Background: Poor glycemic control is a risk factor for microvascular complications in patients with type 2 diabetes mellitus. Achieving glycemic control safely with insulin therapy can be challenging.
Methods: A prospective, 16-week, multicenter, randomized, double-blind, placebo-controlled, parallel-group study conducted at 50 sites in the United States and 1 site in Mexico between August 12, 2004, and December 28, 2005. Subjects had type 2 diabetes mellitus that was not adequately controlled (glycated hemoglobin level, 7.5%-9.5%, inclusive) receiving insulin therapy alone or in combination with oral antidiabetes agents. In total 287 subjects (52% men; mean age, 57 years; with a mean baseline glycated hemoglobin level of 8.3%) were randomized: 147 to receive colesevelam hydrochloride, 3.75 g/d, and 140 to receive placebo.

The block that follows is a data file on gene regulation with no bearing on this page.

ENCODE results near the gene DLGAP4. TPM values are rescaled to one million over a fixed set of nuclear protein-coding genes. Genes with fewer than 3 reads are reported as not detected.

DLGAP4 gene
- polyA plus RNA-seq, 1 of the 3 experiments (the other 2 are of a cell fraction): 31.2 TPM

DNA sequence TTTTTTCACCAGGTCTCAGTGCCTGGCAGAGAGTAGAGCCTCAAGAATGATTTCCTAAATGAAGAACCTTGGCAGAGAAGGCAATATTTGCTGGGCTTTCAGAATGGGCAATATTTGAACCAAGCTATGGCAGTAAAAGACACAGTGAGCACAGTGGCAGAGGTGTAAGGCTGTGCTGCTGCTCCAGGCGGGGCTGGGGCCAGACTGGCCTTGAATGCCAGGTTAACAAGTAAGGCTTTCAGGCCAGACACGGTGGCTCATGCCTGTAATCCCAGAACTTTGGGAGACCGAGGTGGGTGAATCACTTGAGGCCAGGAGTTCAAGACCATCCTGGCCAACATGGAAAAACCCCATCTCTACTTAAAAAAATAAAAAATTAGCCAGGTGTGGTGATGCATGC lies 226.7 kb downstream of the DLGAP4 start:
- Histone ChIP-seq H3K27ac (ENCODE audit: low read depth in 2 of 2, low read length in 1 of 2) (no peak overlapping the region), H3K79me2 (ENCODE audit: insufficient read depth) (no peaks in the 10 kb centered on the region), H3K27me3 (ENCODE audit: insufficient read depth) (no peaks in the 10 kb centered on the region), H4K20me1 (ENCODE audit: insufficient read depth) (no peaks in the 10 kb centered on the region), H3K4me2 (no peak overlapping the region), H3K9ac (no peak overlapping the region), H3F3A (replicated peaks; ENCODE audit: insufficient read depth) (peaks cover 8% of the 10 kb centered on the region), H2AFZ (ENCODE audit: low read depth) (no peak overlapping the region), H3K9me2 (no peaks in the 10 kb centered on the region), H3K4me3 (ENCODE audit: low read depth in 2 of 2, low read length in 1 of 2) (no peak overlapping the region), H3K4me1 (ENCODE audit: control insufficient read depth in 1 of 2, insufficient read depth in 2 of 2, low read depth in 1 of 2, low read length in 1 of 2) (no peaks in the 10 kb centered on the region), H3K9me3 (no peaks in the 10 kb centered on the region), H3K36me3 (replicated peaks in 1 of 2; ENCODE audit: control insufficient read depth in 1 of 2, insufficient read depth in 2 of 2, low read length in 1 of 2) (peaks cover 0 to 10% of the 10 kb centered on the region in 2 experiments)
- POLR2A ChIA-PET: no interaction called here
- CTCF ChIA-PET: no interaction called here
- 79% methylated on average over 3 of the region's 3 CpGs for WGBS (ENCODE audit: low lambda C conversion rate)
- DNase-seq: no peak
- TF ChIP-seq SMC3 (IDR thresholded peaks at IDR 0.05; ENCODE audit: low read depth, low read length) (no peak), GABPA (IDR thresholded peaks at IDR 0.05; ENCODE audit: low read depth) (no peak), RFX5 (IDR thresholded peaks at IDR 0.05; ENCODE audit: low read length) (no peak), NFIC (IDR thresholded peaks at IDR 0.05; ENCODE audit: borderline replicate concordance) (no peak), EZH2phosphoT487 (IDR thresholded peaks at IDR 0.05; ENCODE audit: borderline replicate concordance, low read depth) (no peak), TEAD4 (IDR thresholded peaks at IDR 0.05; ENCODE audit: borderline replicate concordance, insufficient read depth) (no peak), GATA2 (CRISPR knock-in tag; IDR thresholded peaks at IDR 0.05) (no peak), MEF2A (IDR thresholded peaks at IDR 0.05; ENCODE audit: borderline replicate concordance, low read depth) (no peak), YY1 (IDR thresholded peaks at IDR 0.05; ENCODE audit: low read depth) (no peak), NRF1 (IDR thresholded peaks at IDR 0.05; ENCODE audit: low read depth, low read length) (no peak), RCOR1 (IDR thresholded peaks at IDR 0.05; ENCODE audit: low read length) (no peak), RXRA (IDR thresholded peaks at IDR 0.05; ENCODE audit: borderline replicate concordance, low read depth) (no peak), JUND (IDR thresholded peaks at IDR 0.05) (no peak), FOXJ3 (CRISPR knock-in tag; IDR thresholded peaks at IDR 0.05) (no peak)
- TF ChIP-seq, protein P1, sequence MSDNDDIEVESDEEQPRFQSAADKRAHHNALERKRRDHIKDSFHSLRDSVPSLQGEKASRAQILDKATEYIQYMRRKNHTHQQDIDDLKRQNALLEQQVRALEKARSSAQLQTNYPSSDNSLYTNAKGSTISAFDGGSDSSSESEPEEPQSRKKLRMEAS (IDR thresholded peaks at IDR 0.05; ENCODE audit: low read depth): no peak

Results: Using the least squares method, the mean (SE) change in glycated hemoglobin level from baseline to week 16 was -0.41% (0.07%) for the colesevelam-treated group and 0.09% (0.07%) for the placebo group (treatment difference, -0.50% [0.09%]; 95% confidence interval, -0.68% to -0.32%; P < .001). Consistent reductions in fasting plasma glucose and fructosamine levels, glycemic-control response rate, and lipid control measures were observed with colesevelam. As expected, the colesevelam-treated group had a 12.8% reduction in low-density lipoprotein cholesterol concentration relative to placebo (P < .001). Of recipients of colesevelam and placebo, respectively, 30 and 26 discontinued the study prematurely; 7 and 9 withdrew because of protocol-specified hyperglycemia, and 10 and 4 withdrew because of adverse events. Both treatments were generally well tolerated.
Conclusions: Colesevelam treatment seems to be safe and effective for improving glycemic control and lipid management in patients with type 2 diabetes mellitus receiving insulin-based therapy, and it may provide a novel treatment for improving dual cardiovascular risk factors.
Trial registration: ClinicalTrials.gov NCT00151749.